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The Synopsis Snare

 

 

A friend at Random House sent me a galley of the forthcoming Margaret Atwood novel (happy Mother’s Day to me). It is the third in her Maddadam trilogy that takes place in a post-apocalyptic world in which most humans have succumbed to a plague. Those who remain are not having such a good time of it.

I loved the first two novels; the second more than the first. I read them out of order because when the first book, Oryx and Crake, was published (despite my admiration for the Atwood oeuvre, and despite my adoration of The Handmaid’s Tale) I did not think that a dystopian novel would be my cup of tea. As a grown-up, it seems that I’m more inclined toward bleak cautionary tales with real-world settings. Of course I was wrong, as I often am, about my teacup. The Year of the Flood won me over and sent me to the library the next day in search of the previously passed-over Oryx and Crake, and I’ve been waiting for book three ever since.

Even so, I nearly did not make it past the second page of Maddadam. Upon opening the book, I found a detailed, multi-page synopsis of the first two books—ostensibly provided as a service to get first time readers up to speed. I dutifully started on my refresher course and found it such hard-going that I began to doubt that I’d ever liked volumes 1 and 2 in the first place. Eventually I gave up and just started the novel—which had me spellbound in no time. But even the august and somewhat offbeat Margaret Atwood is not especially good at crafting a compelling plot summary.

I relate this as a cautionary tale of the non-apocalyptic variety. Authors, do not attempt a comprehensive summary of your project in your query letters, especially if your book involves genetically modified beasts like wolvogs or pigoons or fantastical names/kingdoms of any stripe. Instead, think about hooking your agent, hooking your editor—and then include a terrific first chapter. I guess there are agents out there who don’t want a sample chapters along with the query, but rest assured that I (and my DGLM colleagues) do.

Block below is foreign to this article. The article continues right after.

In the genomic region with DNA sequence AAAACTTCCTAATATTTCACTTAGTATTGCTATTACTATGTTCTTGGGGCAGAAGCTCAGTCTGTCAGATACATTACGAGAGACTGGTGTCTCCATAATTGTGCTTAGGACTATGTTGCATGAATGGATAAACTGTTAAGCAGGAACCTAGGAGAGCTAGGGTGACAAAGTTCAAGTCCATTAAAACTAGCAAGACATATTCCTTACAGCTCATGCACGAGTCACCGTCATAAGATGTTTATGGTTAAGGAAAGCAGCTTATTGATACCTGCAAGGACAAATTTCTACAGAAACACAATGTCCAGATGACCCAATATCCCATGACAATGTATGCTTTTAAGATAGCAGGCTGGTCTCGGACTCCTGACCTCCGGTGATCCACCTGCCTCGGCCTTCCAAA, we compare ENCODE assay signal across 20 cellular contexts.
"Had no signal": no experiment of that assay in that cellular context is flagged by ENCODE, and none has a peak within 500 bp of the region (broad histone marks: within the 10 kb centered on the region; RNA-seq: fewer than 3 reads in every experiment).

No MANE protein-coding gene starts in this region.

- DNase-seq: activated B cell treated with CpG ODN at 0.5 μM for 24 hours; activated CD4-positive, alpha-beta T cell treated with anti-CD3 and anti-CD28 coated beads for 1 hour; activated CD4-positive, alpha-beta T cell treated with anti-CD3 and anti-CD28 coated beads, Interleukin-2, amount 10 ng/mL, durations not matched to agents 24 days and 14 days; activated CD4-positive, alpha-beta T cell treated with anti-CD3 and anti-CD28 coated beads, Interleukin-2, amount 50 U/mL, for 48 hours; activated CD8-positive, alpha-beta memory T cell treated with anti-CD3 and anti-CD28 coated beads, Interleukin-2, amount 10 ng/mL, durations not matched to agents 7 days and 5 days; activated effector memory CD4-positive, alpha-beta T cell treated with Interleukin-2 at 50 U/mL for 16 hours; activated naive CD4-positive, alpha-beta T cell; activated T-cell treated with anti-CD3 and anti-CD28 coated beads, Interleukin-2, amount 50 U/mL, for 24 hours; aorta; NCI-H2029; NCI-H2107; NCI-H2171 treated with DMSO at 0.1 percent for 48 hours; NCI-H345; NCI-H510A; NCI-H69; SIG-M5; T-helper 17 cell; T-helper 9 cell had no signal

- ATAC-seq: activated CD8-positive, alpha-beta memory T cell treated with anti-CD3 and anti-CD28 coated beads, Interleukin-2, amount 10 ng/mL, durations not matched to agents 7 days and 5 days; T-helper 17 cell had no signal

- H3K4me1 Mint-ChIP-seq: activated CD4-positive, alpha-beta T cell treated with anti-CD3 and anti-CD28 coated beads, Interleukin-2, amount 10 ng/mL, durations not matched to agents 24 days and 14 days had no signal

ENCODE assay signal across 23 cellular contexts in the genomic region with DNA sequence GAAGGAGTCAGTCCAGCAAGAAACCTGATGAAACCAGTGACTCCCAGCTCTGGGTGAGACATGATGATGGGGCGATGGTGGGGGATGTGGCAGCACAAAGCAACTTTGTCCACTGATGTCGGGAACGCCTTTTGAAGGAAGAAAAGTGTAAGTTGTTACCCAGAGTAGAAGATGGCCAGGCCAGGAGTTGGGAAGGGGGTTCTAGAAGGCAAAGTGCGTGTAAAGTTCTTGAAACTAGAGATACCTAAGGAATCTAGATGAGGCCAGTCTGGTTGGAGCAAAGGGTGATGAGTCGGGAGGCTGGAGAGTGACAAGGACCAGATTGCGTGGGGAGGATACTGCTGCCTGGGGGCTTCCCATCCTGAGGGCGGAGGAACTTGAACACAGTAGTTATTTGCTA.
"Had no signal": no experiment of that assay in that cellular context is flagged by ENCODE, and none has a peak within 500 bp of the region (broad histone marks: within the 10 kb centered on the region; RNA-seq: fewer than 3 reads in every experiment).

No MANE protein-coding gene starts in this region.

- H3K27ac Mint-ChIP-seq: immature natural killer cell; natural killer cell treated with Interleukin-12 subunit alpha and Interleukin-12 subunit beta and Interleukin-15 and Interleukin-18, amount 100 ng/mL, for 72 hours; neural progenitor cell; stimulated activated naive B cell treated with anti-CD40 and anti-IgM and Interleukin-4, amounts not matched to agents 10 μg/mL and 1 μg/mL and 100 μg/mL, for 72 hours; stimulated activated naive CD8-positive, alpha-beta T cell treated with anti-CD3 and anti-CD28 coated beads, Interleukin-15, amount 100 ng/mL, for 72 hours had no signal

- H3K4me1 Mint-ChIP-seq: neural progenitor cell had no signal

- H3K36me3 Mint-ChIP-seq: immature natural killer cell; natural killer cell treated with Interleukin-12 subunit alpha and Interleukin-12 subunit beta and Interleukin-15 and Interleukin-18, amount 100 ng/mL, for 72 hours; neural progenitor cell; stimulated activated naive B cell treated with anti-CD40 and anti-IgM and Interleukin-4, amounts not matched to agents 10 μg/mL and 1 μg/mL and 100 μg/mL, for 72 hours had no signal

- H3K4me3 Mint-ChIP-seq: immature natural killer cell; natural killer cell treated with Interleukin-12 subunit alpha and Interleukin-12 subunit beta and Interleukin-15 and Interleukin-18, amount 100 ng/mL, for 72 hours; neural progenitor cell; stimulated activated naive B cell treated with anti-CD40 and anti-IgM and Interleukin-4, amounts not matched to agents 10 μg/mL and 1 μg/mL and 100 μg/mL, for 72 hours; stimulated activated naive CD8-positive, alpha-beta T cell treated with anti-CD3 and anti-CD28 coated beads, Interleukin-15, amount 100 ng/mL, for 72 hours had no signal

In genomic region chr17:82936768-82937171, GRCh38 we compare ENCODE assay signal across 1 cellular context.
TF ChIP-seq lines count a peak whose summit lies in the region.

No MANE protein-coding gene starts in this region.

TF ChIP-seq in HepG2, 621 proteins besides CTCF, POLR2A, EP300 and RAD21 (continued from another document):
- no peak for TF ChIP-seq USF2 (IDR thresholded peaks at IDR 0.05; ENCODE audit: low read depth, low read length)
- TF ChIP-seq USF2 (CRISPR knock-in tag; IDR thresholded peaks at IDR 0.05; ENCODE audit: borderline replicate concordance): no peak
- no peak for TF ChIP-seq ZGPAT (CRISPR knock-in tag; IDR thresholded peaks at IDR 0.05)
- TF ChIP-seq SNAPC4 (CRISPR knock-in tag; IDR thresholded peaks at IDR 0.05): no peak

4 Responses to The Synopsis Snare

  1. Kevin A. Lewis says:

    As a matter of technique, I think it’s wise to avoid spinning a storyline so convoluted you need a Talmudic scholar to help you make sense of it, and since the apocalyptic and dystopian markets are saturated with this kind of stuff, I too tend to stick with real-world settings at this point. For a long time, I sent out sample chapters and was universally ignored…(Present agency not excepted, I fear) However, since adopting a sell-the-sizzle-not-the-steak approach I’ve been getting manuscript requests even from agents who are normally terrified of heavy real-world subject matter, so it’s only a matter of time. Don’t worry, I’ll be sure to post a nyah,nyah,nyah shoutout when it happens, After all, you guys are the only agency that has a lively real-time blog where one can pop in and talk shop-so keep it up!

  2. Kevin A. Lewis says:

    One small addendum… I think the sample chapter on top of an intense query letter was a bit too much like the synopsis overload you described, hence the better results with just the query. Message ends.

  3. Siri Kirpal Kaur Khalsa says:

    The only prologues I never read are the ones that summarize the previous books. I’ve yet to see a good one.

  4. D. C. DaCosta says:

    P.G. Wodehouse addressed this in his Bertie Wooster stories. When introducing a character who has appeared in previous books, Bertie candidly tells us, “I never know how much to tell about” these people, and then does so in as few words as possible (max. 100?). The combination of the apology, the brevity, and the wit in which the summary is wrapped make for an enjoyable review of the earlier stories.
    It ain’t what you do, it’s the way what you do it, and they don’t call him The Master for nothing!

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